BERLIN (Reuters) – The U.S. ambassador to Germany has warned companies involved in the construction of the Russian-led Nord Stream 2 gas pipeline that they could face sanctions if they stick to the project, a senior U.S. official said on Sunday.
FILE PHOTO: U.S. Ambassador to Germany Richard Grenell arrives for a ceremony in Berlin, Germany, November 9, 2018. REUTERS/Fabrizio Bensch/File Photo
U.S. President Donald Trump has accused Germany of being a “captive” of Moscow due to its reliance on Russian energy and urged it to halt work on the $11 billion gas pipeline.
The pipeline, which would carry gas straight to Germany under the Baltic Sea, is driving a wedge between Germany and its allies as it would deprive Ukraine of the lucrative gas transit fees it currently enjoys.
U.S. Ambassador Richard Grenell addressed the issue in a letter sent to several companies, the U.S. Embassy said.
“The letter reminds that any company operating in the Russian energy export pipeline sector is in danger under CAATSA of U.S. sanctions,” the spokesman said, adding that other European states also opposed the planned pipeline.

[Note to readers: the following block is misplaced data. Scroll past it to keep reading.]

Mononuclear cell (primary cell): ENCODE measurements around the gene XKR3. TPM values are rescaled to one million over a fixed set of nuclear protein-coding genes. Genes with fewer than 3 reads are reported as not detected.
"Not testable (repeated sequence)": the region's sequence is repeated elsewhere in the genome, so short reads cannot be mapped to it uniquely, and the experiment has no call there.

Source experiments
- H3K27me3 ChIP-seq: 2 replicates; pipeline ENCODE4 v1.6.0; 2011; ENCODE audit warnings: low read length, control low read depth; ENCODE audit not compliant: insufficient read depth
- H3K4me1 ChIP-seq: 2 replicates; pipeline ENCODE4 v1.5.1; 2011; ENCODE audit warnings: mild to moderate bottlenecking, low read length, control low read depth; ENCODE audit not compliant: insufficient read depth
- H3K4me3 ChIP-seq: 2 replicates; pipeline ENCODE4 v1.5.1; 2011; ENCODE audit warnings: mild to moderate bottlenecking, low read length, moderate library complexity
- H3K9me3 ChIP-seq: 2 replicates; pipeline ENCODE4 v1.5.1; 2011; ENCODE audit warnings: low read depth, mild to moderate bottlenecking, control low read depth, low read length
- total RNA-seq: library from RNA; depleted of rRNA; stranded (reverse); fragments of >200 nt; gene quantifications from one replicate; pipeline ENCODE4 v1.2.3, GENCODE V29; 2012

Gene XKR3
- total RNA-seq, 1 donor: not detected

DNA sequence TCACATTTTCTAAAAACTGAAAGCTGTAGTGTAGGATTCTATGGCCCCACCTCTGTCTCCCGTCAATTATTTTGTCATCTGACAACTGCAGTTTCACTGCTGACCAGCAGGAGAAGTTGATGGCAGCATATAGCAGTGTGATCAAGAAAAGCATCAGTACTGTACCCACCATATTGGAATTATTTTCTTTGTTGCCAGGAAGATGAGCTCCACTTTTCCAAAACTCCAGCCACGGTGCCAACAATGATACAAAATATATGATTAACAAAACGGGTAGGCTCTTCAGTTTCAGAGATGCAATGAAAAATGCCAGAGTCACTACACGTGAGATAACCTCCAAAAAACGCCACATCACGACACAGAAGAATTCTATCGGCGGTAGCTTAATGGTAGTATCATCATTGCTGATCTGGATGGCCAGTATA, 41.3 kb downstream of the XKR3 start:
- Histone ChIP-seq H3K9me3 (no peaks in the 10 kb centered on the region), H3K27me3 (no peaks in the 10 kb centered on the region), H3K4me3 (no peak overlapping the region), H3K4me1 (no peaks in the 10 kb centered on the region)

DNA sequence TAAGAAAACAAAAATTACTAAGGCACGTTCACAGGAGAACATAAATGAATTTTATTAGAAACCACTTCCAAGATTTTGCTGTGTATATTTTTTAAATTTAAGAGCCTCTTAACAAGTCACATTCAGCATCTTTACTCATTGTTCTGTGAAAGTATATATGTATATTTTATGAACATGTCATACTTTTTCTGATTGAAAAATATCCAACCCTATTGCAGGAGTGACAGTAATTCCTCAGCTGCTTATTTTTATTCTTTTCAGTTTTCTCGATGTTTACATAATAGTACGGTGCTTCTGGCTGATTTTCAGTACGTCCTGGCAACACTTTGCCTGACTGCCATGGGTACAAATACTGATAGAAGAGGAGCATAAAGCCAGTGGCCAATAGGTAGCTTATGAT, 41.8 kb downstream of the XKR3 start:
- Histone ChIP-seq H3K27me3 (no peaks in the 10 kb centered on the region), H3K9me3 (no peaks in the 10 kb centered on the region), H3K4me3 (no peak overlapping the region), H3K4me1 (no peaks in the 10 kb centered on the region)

Germany and other European allies accuse Washington of using its Countering America’s Adversaries Through Sanctions Act (CAATSA) to meddle in other counties’ foreign and energy policies due to its extraterritorial effect.
There was no immediate reaction to Grenell’s remarks from the German government and firms participating in Nord Stream 2.
Germany and Russia have been at odds since Moscow annexed Crimea from Ukraine in 2014. But they have a common interest in the Nord Stream 2 project, which is expected to double the capacity of the existing Nord Stream 1 route.
German newspaper Bild am Sonntag, which was first to report on the letter, said that Grenell was trying to blackmail German companies with the letter.
The U.S. Embassy denied the accusation. “The only thing that could be considered blackmail in this situation would be the Kremlin having leverage over future gas supplies,” the embassy spokesman said.
The letter was coordinated in Washington by several U.S. government agencies and is not meant to be a threat but a clear message of U.S. policy, the spokesman added.
Russian gas giant Gazprom (GAZP.MM) is implementing the project jointly with its Western partners – Uniper (UN01.DE), Wintershall (BASFn.DE), Engie (ENGIE.PA), Austria’s OMV (OMVV.VI) and Anglo-Dutch group Shell (RDSa.AS).
German Foreign Minister Heiko Maas said on Thursday that any U.S. sanctions against Nord Stream 2 would be the wrong way to solve the dispute and that questions of European energy policy had to be decided in Europe, not in the United States. [nL8N1ZA63B]
Reporting by Michael Nienaber; Editing by Mark Heinrich